The innate topography of the web creates implicit use cases, dependencies, and dangers. Because, in a truly easy-to-access network of servers, nodes, satellites, and cables that support websites and allow them to communicate through protocols(this is my definition of the internet), there are bound to be endless possibilities. These possibilities are defined by the creative or evil minds that conceive them. Governments of countries realised that they had to work together as the use of the internet space was and still is dependent on collaborative technologies. The thing about international collaborations is the inherent risk of spying that comes with the package.
Perhaps the most important use of VPNs is one that is debatably illegal, which is;
To access websites blocked by regional governments from within those regions Now, take this scenario for an instance; if a regular house owner has reason to believe they could be spied upon by their next door neighbour, the logical thing would be to take security precautions, because one doesn’t have to be a serial killer to desire to keep their private life private. What would be considered outlandish would be a situation where the house owner, in a bid to ensuring their privacy decided to build a 15-foot tall wall around the perimeter of the house, with gun turrets facing inward and outward(but especially inward) to ensure that no member of their household contacts the outside world without due process (a.k.a censorship). This is the situation with governments that censor their citizens by not allowing them access to certain websites on the web. The only way to access those blocked websites by a journalist, a freedom fighter, or a regular citizen is through the use of VPNs - Our very powerful ninjas! VPNs give access to those sites by creating a private network that masks the identity and IP address of the user giving them a secure connection to the outside world.
Another use case is in offices: This is actually how VPNs came to be. Microsoft, in 1996 created a peer-to-peer tunneling protocol that allowed its workers have a secure connection by forming a tunnel over a LAN or WAN connection. Nowadays, in business settings, VPNs are used to provide employees access to the business’ intranet even when working from home. It comes in pretty handy now that a lot of workers, especially in the tech industry have to work from home.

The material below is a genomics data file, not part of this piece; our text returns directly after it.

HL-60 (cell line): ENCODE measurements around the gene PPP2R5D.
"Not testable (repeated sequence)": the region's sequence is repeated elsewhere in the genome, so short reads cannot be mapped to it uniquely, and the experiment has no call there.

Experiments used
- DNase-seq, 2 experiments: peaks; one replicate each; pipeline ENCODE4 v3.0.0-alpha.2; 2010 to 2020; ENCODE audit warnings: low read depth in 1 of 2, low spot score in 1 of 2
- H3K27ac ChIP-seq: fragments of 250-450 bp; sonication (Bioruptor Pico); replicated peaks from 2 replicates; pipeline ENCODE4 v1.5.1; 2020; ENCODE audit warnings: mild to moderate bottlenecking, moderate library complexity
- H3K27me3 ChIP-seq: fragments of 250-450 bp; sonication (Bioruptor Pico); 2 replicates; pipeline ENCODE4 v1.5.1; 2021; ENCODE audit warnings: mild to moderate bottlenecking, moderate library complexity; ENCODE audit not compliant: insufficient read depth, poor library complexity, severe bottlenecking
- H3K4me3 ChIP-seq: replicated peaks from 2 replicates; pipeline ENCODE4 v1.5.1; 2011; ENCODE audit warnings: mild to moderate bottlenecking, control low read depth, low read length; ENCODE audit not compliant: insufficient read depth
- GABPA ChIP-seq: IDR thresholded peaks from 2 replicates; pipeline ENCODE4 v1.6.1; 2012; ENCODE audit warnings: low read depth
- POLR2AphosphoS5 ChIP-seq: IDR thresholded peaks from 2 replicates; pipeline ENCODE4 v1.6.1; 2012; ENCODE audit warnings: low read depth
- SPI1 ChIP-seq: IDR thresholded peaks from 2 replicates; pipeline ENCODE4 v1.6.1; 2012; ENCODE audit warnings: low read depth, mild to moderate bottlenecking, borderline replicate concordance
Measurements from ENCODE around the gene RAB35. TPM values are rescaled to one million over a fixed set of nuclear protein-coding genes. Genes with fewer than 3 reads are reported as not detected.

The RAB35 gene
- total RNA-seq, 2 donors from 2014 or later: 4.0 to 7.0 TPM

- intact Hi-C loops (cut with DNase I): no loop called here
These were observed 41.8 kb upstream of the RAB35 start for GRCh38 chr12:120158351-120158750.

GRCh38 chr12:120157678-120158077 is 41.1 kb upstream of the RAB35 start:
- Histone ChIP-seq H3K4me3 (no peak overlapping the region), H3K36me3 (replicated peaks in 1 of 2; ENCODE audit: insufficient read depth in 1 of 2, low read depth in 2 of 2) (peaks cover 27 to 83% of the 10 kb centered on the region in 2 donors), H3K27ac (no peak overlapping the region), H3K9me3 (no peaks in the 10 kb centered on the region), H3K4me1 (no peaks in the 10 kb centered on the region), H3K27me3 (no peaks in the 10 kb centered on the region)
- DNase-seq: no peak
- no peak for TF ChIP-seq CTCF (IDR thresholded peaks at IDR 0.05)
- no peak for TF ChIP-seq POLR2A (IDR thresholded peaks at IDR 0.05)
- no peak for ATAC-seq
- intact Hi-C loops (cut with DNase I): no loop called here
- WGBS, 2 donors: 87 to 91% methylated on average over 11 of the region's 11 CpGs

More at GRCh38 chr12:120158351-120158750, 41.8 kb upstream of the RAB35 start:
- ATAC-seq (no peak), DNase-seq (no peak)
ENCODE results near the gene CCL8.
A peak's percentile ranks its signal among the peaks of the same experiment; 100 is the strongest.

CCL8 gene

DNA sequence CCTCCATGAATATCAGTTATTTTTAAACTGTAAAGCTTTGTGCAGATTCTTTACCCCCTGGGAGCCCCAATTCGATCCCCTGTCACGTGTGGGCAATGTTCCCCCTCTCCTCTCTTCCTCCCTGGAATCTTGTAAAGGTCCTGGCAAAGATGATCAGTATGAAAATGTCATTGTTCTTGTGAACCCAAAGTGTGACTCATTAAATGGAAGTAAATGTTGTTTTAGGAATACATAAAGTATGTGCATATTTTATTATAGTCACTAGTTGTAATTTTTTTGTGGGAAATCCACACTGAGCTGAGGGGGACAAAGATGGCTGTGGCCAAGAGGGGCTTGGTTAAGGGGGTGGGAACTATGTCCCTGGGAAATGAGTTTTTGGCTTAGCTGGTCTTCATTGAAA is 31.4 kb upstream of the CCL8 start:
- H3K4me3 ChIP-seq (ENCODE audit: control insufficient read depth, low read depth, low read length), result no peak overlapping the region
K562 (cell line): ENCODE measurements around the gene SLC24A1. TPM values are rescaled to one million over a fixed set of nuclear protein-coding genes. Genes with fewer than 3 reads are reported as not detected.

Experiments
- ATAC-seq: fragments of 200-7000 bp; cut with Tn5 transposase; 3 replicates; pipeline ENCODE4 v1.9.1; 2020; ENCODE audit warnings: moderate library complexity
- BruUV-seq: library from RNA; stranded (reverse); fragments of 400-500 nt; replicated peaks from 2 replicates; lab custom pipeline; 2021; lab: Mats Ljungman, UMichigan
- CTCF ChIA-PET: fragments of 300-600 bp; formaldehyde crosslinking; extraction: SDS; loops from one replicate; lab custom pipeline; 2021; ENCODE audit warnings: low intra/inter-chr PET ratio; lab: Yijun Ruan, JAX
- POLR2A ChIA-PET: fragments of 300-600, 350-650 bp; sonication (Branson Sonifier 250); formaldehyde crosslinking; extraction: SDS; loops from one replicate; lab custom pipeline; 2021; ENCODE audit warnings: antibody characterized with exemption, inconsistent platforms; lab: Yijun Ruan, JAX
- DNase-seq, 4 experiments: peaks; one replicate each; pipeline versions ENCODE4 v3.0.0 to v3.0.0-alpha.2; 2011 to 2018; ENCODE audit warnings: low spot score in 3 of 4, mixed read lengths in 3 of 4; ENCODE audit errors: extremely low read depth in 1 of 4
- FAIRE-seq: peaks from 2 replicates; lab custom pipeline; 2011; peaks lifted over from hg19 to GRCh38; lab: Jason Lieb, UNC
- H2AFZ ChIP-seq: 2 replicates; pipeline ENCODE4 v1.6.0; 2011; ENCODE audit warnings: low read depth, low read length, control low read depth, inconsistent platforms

Avoidance of tracking by Internet service providers(ISPs): ISPs legally have the right to know your IP address because they issue it to you. In addition, some countries like the U.S give ISPs the right to sell your browsing history too. So a VPN is a good way of keeping your privates private. Public Wi-Fi security: You wouldn’t want anyone spying on packets of data you send out while using Wi-Fi at a cafe.
As an additional layer of defense against hackers: Hackers gain access to computer systems via IP addresses. Since a VPN assigns a new IP address to its user, hackers can be thrown off course by that. There are a lot of other use cases which can be found in this article by Techradar techradar.com/vpn/vpn-uses-10-things-you-di.. .
The internet is by far the biggest playground in existence. The fact that this playground is not located on the ground but rather on the backs of a wide array of networks and systems means that its users can leverage rapidly growing technology to do whatever they want to do. Having a VPN as a layer of security is something that should become commonplace. And that is why I have made this case for VPNs.